And they say the right-wing conspiracy is vast!
Or (ahem) half-vast.
"Wired's politics writer" Gilad Edelman breathes a sigh of relief:
Finally, an Interesting Proposal for Section 230 Reform.
By the end of last year, there were few better symbols of bad-faith politics than Section 230 of the Communications Decency Act, the law that gives online platforms legal immunity for user-generated content. After a fairly sleepy existence since its passage in 1996, Section 230 turned into an unlikely rallying cry for a subset of Republican politicians who disingenuously blamed it for letting social media platforms discriminate against conservatives. (In fact, the law has nothing to do with partisan balance, and if anything allows platforms to keep more right-wing content up than they otherwise would.) Down the home stretch of his reelection campaign, Donald Trump began dropping Section 230 references into his stump speeches. The whole thing culminated with a pair of depressing Senate hearings that, while nominally about Section 230, were little more than PR stunts designed for Ted Cruz to get clips of himself berating Twitter CEO Jack Dorsey. Senate Democrats didn’t quite cover themselves in glory either.
So it’s a bit of a surprise to see a legislative proposal on Section 230 that thoughtfully, if imperfectly, addresses some of the most glaring problems with the law. The SAFE TECH Act, a bill announced on Friday morning by Democratic senators Mark Warner, Mazie Hirono, and Amy Klobuchar, is an encouraging sign that members of Congress are paying attention to the smartest critiques of Section 230 and trying to craft appropriate solutions.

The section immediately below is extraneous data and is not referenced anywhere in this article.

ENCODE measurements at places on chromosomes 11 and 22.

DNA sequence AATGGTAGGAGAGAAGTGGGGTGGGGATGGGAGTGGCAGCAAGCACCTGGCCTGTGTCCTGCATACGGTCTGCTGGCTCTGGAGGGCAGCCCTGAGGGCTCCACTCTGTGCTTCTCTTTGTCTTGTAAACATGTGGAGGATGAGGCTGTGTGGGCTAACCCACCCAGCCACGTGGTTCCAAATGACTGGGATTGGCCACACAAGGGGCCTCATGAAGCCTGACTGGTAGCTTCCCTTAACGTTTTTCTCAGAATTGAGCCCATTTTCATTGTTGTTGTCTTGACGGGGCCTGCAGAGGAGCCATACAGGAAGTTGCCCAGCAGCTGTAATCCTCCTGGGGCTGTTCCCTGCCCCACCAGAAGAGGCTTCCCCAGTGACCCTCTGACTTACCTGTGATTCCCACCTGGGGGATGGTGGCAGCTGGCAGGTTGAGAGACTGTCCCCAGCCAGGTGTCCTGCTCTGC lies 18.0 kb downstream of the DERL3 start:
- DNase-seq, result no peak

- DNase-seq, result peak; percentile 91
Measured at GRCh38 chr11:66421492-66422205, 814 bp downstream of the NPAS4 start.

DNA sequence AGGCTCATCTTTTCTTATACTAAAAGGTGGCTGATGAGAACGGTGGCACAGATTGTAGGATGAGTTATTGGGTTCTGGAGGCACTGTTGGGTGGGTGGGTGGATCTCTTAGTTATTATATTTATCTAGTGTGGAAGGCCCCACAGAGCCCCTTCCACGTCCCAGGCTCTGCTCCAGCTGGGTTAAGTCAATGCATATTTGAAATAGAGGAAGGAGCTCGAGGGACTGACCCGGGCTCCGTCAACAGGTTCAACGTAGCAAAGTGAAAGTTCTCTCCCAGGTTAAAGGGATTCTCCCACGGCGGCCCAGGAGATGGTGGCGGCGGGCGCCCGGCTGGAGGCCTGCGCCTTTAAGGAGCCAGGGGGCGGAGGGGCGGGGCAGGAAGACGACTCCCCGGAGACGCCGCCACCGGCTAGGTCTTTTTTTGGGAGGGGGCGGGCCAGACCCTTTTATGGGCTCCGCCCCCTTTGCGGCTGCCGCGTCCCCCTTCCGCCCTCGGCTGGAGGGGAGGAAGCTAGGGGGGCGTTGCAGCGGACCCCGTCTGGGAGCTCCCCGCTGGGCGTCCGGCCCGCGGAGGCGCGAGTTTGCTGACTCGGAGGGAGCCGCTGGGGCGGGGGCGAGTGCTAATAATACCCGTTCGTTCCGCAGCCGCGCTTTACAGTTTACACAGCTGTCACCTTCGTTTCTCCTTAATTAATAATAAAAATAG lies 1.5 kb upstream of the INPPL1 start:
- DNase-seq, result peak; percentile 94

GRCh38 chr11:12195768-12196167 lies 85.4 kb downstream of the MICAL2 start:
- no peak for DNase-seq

It's always nice when writers claim "the smartest critiques" are the ones they happen to agree with.
But I only linked to the WIRED article so that you could compare and contrast this counterpoint…
… from Cathy Gellis at Techdirt:
Senators Warner, Hirono, And Klobuchar Demand The End Of The Internet Economy.
Just because Senators Warner, Hirono, and Klobuchar are apparently oblivious to how their SAFE TECH bill would destroy the Internet doesn't mean everyone else should ignore how it does. These are Senators drafting legislation, and they should understand the effect the words they employ will have.
Mike [Masnick, Techdirt editor] has already summarized much of the awfulness they propose, and why it is so awful, but it's worth taking a closer look at some of the individually odious provisions. This post focuses in particular on how their bill obliterates the entire Internet economy.
I trust Techdirt over WIRED. But see what you think.
On a totally unrelated matter,
Randal O'Toole looks to our electric-car future.
Vehicle-Mile Fees: A Good Idea If Done Right.
What would it mean to "do it right"?
However, it is critical that such fees be dedicated to highways, roads, and streets, and not diverted to build obsolete light‐rail lines or subsidize other archaic infrastructure. Currently, about 20 percent of federal and state gas taxes are diverted to transit and other non‐highway programs and the result is an incredible amount of waste and inequity.
Calculations based on 2019 Department of Transportation data show that it cost five times as much to move someone a passenger mile by public transit as by the average automobile. An Oregon transit agency is currently spending $108 a rider subsidizing one rail transit line.
This is particularly inequitable because transit commuters have the highest median incomes of any commuters in the country. Just 5 percent of people who earn less than $25,000 a year took transit to work in 2019 while nearly 7 percent of people who earn more than $75,000 a year commuted by transit. This means that 95 percent of low‐income workers disproportionately pay through gasoline and other taxes for transit rides taken by high‐income workers.
I, for one, hope the Portsmouth Public Library does a zine denouncing the inequity of ordinary-schmoe gas-taxpayers subsidizing high-income public transit users.